for guess_number in range(guess_limit):
        user_guess = int(input("Guess the number from 1 to 10 that I'm thinking of... "))

        if user_guess == number:
            print("You guessed it! Congratulations, you win the game!")
            break

    else:
        print("You ran out of guesses, try again")

The complete function, with the low/high guessing hints added back in:

def gameplay(guess_limit=3):
    """
    A number guessing game.

    A random integer will be selected between 1 and 10.  You have to guess the
    number within the allotted number of guesses.

    Parameters:
        guess_limit: Number of guesses to allow.  Allow more guesses for an easier game 
    """

    number = random.randint(1, 10)

    for guess_number in range(guess_limit):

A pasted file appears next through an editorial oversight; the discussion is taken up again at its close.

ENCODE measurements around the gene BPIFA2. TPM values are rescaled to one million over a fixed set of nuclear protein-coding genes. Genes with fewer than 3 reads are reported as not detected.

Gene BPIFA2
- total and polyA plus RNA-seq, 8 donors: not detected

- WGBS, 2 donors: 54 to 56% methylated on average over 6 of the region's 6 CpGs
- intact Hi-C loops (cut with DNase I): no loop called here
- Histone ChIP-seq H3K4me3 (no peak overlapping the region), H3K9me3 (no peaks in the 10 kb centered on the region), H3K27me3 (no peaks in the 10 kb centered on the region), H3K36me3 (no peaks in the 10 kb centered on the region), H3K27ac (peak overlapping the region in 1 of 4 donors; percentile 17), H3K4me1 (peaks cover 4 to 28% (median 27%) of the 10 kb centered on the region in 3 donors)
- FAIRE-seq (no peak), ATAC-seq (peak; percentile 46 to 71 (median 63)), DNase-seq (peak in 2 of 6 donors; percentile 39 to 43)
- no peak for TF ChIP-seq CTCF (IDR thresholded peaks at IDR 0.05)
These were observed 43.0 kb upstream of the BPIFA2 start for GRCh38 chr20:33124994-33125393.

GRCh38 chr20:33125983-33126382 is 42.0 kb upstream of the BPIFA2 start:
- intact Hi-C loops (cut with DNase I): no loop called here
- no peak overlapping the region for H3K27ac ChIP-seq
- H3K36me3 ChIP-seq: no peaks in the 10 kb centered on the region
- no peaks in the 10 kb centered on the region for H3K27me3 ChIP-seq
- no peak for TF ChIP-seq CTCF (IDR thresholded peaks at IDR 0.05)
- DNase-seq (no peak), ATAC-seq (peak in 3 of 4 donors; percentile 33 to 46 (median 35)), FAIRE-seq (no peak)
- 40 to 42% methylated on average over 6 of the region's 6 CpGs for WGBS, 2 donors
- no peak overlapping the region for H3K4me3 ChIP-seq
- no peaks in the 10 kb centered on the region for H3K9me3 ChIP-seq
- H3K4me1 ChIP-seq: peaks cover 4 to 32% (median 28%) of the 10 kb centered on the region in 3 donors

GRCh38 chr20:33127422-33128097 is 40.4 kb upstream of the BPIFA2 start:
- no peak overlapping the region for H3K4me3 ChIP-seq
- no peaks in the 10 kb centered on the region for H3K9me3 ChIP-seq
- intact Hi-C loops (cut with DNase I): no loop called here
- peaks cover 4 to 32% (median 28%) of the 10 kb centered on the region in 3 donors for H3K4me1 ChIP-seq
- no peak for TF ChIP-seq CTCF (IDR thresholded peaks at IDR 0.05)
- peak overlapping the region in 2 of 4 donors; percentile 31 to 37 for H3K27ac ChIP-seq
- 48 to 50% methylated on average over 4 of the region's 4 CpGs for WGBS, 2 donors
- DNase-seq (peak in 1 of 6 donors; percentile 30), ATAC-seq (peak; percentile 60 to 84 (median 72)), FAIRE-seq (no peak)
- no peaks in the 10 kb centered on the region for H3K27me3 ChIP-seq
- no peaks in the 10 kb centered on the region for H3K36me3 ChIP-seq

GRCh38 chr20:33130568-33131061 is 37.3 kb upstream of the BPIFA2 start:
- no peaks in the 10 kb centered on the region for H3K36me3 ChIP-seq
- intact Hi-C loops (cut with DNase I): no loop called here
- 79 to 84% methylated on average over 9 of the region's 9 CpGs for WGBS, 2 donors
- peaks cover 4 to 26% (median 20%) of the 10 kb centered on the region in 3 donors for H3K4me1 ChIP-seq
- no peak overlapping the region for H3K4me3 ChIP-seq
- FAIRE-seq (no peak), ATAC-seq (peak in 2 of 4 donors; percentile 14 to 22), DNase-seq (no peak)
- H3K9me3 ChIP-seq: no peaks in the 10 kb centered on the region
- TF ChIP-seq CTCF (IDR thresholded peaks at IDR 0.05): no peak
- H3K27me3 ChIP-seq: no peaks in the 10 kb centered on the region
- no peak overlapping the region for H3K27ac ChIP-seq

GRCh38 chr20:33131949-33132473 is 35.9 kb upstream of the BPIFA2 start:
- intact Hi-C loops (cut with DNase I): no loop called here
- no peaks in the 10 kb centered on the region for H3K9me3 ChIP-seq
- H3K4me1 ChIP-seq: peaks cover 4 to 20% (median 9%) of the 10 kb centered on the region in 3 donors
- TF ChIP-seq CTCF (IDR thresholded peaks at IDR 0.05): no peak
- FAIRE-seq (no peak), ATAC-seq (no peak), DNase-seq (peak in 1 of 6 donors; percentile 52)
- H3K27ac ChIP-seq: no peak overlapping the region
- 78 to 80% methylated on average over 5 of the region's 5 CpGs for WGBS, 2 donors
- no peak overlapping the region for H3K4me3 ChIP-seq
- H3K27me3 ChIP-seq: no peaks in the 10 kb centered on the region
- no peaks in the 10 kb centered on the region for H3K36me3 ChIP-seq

user_guess = int(input("Guess the number from 1 to 10 that I'm thinking of... "))

        if user_guess == number:
            print("You guessed it! Congratulations, you win the game!")
            break

        if user_guess < number:
            print("Your number was too low...")
        else:
            print("Your number was too high...")

    else:
        print("You ran out of guesses, try again")

I've made guess_limit a parameter, with a default of 3, to demonstrate another Python feature: default arguments. gameplay() will play the game as normal, but you could call the function with gameplay(4) to make an easier variant of the game.